7. Probiotic Modulation of Innate Cell Pathogen Sensing and Signaling Events

    Directory of Open Access Journals (Sweden)

    Amy Llewellyn

    2017-10-01

    Full Text Available There is a growing body of evidence documenting probiotic bacteria to have a beneficial effect to the host through their ability to modulate the mucosal immune system. Many probiotic bacteria can be considered to act as either immune activators or immune suppressors, which have appreciable influence on homeostasis, inflammatory- and suppressive-immunopathology. What is becoming apparent is the ability of these probiotics to modulate innate immune responses via direct or indirect effects on the signaling pathways that drive these activatory or suppressive/tolerogenic mechanisms. This review will focus on the immunomodulatory role of probiotics on signaling pathways in innate immune cells: from positive to negative regulation associated with innate immune cells driving gut mucosal functionality. Research investigations have shown probiotics to modulate innate functionality in many ways including, receptor antagonism, receptor expression, binding to and expression of adaptor proteins, expression of negative regulatory signal molecules, induction of micro-RNAs, endotoxin tolerisation and finally, the secretion of immunomodulatory proteins, lipids and metabolites. The detailed understanding of the immunomodulatory signaling effects of probiotic strains will facilitate strain-specific selective manipulation of innate cell signal mechanisms in the modulation of mucosal adjuvanticity, immune deviation and tolerisation in both healthy subjects and patients with inflammatory and suppressive pathology.

  8. Stem Cell-Derived Extracellular Vesicles and Immune-Modulation.

    Science.gov (United States)

    Burrello, Jacopo; Monticone, Silvia; Gai, Chiara; Gomez, Yonathan; Kholia, Sharad; Camussi, Giovanni

    2016-01-01

    Extra-cellular vesicles (EVs) are bilayer membrane structures enriched with proteins, nucleic acids, and other active molecules and have been implicated in many physiological and pathological processes over the past decade. Recently, evidence suggests EVs to play a more dichotomic role in the regulation of the immune system, whereby an immune response may be enhanced or supressed by EVs depending on their cell of origin and its functional state. EVs derived from antigen (Ag)-presenting cells for instance, have been involved in both innate and acquired (or adaptive) immune responses, as Ag carriers or presenters, or as vehicles for delivering active signaling molecules. On the other hand, tumor and stem cell derived EVs have been identified to exert an inhibitory effect on immune responses by carrying immuno-modulatory effectors, such as transcriptional factors, non-coding RNA (Species), and cytokines. In addition, stem cell-derived EVs have also been reported to impair dendritic cell maturation and to regulate the activation, differentiation, and proliferation of B cells. They have been shown to control natural killer cell activity and to suppress the innate immune response (IIR). Studies reporting the role of EVs on T lymphocyte modulation are controversial. Discrepancy in literature may be due to stem cell culture conditions, methods of EV purification, EV molecular content, and functional state of both parental and target cells. However, mesenchymal stem cell-derived EVs were shown to play a more suppressive role by shifting T cells from an activated to a T regulatory phenotype. In this review, we will discuss how stem cell-derived EVs may contribute toward the modulation of the immune response. Collectively, stem cell-derived EVs mainly exhibit an inhibitory effect on the immune system.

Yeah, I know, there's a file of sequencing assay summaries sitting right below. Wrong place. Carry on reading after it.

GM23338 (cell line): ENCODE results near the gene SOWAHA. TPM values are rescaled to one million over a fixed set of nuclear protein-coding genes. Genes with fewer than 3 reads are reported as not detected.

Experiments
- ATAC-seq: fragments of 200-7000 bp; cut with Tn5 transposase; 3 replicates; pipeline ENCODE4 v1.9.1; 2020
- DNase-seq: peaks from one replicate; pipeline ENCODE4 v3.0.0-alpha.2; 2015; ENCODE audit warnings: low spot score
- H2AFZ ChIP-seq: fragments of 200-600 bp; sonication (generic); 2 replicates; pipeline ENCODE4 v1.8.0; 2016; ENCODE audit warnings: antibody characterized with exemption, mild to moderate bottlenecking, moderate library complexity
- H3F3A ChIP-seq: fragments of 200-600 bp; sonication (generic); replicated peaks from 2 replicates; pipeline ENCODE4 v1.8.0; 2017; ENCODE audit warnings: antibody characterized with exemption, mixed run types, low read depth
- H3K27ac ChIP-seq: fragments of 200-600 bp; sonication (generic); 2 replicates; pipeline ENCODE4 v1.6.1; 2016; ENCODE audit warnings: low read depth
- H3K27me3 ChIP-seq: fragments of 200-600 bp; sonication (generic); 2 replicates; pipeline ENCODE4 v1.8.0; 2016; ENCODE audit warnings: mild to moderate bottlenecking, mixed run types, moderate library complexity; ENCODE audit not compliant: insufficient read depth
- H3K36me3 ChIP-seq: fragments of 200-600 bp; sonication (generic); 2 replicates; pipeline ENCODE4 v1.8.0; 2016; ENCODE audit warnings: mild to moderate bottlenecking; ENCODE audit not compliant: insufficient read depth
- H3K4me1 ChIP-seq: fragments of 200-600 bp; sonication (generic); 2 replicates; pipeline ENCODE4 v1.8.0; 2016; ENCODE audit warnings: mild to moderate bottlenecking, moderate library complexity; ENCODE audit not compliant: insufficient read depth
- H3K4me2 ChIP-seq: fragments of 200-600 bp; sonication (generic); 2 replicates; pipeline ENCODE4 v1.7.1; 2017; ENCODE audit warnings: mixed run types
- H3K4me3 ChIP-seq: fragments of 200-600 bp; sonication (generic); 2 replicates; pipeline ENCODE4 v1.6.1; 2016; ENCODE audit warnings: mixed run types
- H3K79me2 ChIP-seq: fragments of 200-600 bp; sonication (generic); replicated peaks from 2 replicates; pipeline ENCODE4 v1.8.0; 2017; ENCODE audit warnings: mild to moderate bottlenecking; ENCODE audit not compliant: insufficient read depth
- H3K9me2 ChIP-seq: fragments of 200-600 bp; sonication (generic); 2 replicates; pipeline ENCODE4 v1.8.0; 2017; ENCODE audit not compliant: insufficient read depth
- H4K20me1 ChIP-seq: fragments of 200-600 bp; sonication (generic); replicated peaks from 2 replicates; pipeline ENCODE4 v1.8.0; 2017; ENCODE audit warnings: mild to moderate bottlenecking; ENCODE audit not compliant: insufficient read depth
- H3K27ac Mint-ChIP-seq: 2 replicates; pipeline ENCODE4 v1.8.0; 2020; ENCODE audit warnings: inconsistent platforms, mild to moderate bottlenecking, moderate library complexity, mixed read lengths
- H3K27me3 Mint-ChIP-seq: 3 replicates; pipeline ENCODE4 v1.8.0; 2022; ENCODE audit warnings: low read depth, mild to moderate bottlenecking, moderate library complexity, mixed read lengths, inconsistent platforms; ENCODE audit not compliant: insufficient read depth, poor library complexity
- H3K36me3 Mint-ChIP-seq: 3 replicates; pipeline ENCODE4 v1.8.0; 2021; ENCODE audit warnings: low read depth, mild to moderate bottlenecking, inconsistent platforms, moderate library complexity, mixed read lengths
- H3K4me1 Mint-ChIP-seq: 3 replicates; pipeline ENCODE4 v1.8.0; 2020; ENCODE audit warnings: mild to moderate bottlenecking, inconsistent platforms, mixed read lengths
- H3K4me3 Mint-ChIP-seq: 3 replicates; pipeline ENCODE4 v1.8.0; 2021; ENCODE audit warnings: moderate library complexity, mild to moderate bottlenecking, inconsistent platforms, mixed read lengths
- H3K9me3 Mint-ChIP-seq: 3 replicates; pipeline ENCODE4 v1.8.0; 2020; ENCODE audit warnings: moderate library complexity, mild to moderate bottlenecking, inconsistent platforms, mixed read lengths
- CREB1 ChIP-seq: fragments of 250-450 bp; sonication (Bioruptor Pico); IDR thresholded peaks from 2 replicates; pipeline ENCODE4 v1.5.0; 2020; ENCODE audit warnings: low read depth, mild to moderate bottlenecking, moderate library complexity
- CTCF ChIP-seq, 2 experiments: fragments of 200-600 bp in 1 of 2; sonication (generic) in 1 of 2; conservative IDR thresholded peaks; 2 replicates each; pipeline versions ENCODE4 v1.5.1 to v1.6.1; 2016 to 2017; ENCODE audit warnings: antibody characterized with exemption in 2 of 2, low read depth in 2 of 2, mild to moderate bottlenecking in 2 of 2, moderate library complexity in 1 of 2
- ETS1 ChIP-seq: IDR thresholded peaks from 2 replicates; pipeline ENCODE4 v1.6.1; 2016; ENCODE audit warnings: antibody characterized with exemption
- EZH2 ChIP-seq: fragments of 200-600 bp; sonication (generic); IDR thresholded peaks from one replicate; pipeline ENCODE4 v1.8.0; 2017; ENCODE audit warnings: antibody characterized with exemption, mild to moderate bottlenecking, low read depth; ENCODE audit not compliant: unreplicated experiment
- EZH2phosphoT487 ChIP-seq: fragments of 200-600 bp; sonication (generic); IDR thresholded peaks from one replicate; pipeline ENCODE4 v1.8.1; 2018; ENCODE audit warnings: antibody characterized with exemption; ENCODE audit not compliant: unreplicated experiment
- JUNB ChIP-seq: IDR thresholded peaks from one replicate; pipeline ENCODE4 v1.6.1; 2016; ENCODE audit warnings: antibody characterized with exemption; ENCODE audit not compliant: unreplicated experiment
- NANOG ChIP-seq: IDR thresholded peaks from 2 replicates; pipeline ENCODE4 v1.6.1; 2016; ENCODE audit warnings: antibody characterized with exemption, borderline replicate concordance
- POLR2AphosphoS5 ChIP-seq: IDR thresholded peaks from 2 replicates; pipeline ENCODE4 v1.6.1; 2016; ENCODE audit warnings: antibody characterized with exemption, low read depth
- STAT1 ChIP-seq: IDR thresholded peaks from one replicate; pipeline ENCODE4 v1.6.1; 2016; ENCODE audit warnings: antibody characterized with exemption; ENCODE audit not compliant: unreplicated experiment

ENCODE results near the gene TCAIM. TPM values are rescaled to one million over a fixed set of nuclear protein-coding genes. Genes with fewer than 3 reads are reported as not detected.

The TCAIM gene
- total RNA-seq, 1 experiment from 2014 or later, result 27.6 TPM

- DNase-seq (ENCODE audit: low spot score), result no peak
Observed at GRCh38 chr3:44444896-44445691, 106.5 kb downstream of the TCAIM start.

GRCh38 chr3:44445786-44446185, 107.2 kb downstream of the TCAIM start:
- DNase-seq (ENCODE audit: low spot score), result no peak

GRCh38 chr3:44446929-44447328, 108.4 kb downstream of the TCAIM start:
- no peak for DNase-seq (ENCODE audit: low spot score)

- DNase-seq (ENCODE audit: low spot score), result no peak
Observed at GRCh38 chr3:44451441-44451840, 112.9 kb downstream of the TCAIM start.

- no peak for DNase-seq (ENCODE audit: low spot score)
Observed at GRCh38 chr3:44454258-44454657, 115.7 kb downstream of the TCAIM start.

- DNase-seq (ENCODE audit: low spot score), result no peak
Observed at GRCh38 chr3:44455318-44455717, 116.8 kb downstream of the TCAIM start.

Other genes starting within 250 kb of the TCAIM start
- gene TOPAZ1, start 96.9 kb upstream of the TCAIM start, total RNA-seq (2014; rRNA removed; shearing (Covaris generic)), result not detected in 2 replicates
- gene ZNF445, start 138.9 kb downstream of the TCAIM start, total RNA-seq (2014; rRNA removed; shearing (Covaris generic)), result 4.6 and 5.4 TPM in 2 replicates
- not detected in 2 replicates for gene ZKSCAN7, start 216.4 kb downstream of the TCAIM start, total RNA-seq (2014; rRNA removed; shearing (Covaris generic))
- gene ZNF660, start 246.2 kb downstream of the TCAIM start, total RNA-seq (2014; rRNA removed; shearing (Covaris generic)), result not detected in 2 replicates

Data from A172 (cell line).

9. STEM CELL-DERIVED EXTRACELLULAR VESICLES AND IMMUNE-MODULATION

    Directory of Open Access Journals (Sweden)

    Jacopo Burrello

    2016-08-01

    Full Text Available Extra-cellular vesicles (EVs are bilayer membrane structures enriched with proteins, nucleic acids and other active molecules and have been implicated in many physiological and pathological processes over the past decade. Recently, evidence suggests EVs to play a more dichotomic role in the regulation of the immune system, whereby an immune response may be enhanced or supressed by EVs depending on their cell of origin and its functional state. EVs derived from antigen (Ag-presenting cells for instance, have been involved in both innate and acquired (or adaptive immune responses, as Ag carriers or presenters, or as vehicles for delivering active signalling molecules. On the other hand, tumor and stem cell derived EVs have been identified to exert an inhibitory effect on immune responses by carrying immuno-modulatory effectors, such as transcriptional factors, non-coding RNA (Species and cytokines. In addition, stem cell-derived EVs have also been reported to impair dendritic cell maturation and to regulate the activation, differentiation and proliferation of B cells. They have been shown to control natural killer cell activity and to suppress the innate immune response. Studies reporting the role of EVs on T lymphocyte modulation are controversial. Discrepancy in literature may be due to stem cell culture conditions, methods of EV purification, EV molecular content and functional state of both parental and target cells. However, mesenchymal stem cell-derived EVs were shown to play a more suppressive role by shifting T cells from an activated to a T regulatory phenotype. In this review we will discuss how stem cell-derived EVs may contribute towards the modulation of the immune response. Collectively, stem cell-derived EVs mainly exhibit an inhibitory effect on the immune system.

  10. Nesfatin-1 in the Lateral Parabrachial Nucleus Inhibits Food Intake, Modulates Excitability of Glucosensing Neurons, and Enhances UCP1 Expression in Brown Adipose Tissue

    Directory of Open Access Journals (Sweden)

    Jing Dong